The blockade of Qatar is failing

 19 Jul 2017 - 11:52

It’s hard to imagine the leaders of Saudi Arabia and the United Arab Emirates thought it would go this way. Officials from their governments — as well as junior partners Egypt and Bahrain — described the punitive sanctions they collectively slapped on Qatar in early June as an unfortunate but necessary action, aimed at bringing Qataris to heel. It was as if Qatar was an unruly child who needed to be disciplined.

But in the grown-up world of geopolitics, the Saudi and Emirati-led move against Doha does not seem to be achieving its goals. Rather than isolating Qatar, it has deepened Qatari ties with regional powers Turkey and Iran. Oman and Kuwait, two other states in the Gulf Cooperation Council, have not joined in. Food supplies and other goods are still flowing into Qatar’s docks and airports. And, no matter the White House’s mixed messaging, American diplomats appear to be pushing for conciliation and compromise with Qatar rather than seeking Doha’s acquiescence to the Saudi and Emirati demands.

“As with their disastrous war in Yemen, Saudi Arabia and the UAE radically overstated their prospects for success and failed to have a plausible plan B in case things did not go to plan,” wrote Marc Lynch, a Middle East expert at George Washington University. “The anti-Qatar quartet seems to have overestimated Qatari fears of isolation from the GCC and their own ability to inflict harm on their neighbour.”

A new Washington Post report this week added to the awkwardness facing the blockaders. According to unnamed US intelligence officials, the UAE was behind a controversial late-May hack of Qatari government news and social media sites that helped trigger the crisis. The hack attributed false quotes to Qatar Emir H H Sheikh Tamim bin Hamad Al Thani, that had him celebrating Iran as an “Islamic power” and praising Palestinian Islamist group Hamas.

Despite Doha’s vociferous denials, the furor led Saudi Arabia, the UAE, Bahrain and Egypt to ban Qatari media, then later break relations with Doha and impose their trade and diplomatic boycott. US officials “became aware last week that newly analysed information gathered by US intelligence agencies confirmed that on May 23, senior members of the UAE government discussed the plan and its implementation,” my colleagues Karen DeYoung and Ellen Nakashima reported. “The officials said it remains unclear whether the UAE carried out the hacks itself or contracted to have them done.”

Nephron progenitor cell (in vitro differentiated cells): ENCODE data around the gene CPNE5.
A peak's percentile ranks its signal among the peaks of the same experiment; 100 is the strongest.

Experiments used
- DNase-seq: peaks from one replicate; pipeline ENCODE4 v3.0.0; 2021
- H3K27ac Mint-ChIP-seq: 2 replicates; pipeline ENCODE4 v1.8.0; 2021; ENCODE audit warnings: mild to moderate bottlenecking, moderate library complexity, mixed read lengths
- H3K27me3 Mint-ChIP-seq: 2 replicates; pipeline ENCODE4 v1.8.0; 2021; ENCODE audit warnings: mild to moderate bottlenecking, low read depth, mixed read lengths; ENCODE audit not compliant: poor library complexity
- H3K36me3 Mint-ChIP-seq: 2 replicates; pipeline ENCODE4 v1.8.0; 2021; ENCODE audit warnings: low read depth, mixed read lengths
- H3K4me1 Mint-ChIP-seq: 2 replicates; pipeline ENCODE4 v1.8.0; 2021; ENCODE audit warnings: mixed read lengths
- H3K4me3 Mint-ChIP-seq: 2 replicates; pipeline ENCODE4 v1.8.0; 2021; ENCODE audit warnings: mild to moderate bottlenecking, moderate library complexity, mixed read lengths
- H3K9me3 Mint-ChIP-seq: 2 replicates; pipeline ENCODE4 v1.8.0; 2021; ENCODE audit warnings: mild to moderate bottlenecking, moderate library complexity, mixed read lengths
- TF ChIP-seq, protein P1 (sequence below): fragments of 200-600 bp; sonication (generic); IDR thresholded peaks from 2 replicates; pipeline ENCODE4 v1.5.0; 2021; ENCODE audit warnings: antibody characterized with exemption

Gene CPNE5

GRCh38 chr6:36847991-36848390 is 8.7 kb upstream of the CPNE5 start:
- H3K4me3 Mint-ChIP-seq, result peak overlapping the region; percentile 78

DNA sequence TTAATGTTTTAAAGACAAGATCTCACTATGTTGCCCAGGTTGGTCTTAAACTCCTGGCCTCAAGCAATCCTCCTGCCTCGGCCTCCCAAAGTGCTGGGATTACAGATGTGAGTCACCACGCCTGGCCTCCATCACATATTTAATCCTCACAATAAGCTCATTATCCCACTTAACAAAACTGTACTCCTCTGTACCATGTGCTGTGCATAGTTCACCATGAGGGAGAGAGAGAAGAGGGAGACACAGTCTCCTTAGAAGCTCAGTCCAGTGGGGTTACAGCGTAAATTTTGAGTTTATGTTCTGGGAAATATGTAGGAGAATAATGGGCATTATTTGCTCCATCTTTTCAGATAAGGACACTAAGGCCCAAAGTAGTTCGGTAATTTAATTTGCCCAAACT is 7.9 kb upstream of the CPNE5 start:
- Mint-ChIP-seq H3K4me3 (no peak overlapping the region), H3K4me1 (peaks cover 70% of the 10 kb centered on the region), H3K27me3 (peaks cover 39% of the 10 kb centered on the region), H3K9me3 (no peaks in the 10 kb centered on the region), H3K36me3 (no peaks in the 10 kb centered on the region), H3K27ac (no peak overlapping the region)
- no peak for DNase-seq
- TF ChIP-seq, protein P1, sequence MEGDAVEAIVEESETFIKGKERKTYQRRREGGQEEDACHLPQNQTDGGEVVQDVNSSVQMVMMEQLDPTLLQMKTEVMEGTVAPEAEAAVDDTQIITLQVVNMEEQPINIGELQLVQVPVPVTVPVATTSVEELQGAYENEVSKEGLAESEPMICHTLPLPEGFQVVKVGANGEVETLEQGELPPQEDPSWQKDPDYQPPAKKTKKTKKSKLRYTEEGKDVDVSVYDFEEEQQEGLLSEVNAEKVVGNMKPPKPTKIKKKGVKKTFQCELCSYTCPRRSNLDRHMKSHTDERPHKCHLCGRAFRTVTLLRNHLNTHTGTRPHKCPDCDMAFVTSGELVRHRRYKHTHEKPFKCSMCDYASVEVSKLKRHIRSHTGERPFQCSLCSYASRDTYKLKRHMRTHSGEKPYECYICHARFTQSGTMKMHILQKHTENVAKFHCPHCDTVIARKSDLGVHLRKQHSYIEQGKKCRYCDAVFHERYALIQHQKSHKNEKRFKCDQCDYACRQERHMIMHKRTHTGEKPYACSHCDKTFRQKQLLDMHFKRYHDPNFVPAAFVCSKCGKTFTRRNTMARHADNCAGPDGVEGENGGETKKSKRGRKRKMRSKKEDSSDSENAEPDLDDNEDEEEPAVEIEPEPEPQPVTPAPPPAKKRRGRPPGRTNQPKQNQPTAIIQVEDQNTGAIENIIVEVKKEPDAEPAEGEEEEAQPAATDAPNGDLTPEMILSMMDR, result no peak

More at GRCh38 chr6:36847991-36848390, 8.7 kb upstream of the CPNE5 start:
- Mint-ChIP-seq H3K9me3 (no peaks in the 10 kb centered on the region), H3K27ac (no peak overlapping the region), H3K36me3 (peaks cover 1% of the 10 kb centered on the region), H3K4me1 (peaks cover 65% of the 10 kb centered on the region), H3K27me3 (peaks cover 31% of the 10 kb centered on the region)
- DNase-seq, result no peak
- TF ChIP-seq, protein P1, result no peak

In a statement, the UAE’s ambassador to Washington, Yousef Al Otaiba, rejected these claims. “The UAE had no role whatsoever in the alleged hacking described in the article,” he said, before reiterating his country’s complaints about Qatar’s foreign policy.

There is plenty of precedent for rumours and murky innuendo fuelling tensions in this part of the world: A rupture in relations in 2014 saw false news reports proliferate about Saudi and Emirati citizens being banned from Harrods, the London department store owned by Qatar’s sovereign wealth fund.

Analysts explain that the current impasse is an extension of long-running disagreements and tensions with Qatar, which has irritated its larger neighbours by using its riches to play an outsized role on the world stage. At issue are squabbles over support for different proxies in conflicts from Syria and Libya, as well as the work of Qatari-funded network Al Jazeera, which Riyadh and Abu Dhabi want to see shut down.

The Qataris have also charted a different diplomatic path from their neighbors, playing host to political offices for groups such as the Taliban and Hamas in a bid to mediate regional conflicts. "Against a backdrop of purring limousines and dhows moored in the bay, Doha has become home to an exotic array of fighters, financiers and ideologues, a neutral city with echoes of Vienna in the Cold War, or a Gulf version of the fictional pirate bar in the Star Wars movies," wrote Declan Walsh of the New York Times.

Last week, Secretary of State Rex Tillerson carried out a fitful round of shuttle diplomacy in Kuwait, Qatar and Saudi Arabia in an attempt to defuse the situation. The squabbling countries are all US allies — Qatar hosts the United States’ largest military base in the Middle East — and Tillerson would prefer everyone calm down and get back to other issues, notably the fight against the Islamic State. But his efforts have yet to bear much fruit.

Tillerson made a public gambit in Doha, signing a memorandum of understanding in which Qatar pledged to do more to block funding for extremist groups in the Middle East and elsewhere. It quickly became a farce. “The Qataris said that they were the first in the region to sign such a pact and urged the Arabs allied against them to do the same,” my colleague Carol Morello wrote. “The four countries heading the embargo claimed credit for pressuring Qatar into signing, and simultaneously dismissed it as ‘insufficient’ to end their embargo.”

On Monday, as the Emiratis were rejecting the hacking allegations, the Saudi Embassy in Washington tweeted lines from an interview with President Trump where he had lashed out at Qatar. It was yet another illustration of the dissonance between the White House and State Department over the crisis — and yet another reminder that the crisis in the Gulf won’t stop anytime soon.

The author writes about foreign affairs for The Washington Post. He previously was a senior editor and correspondent at Time magazine, based first in Hong Kong and later in New York.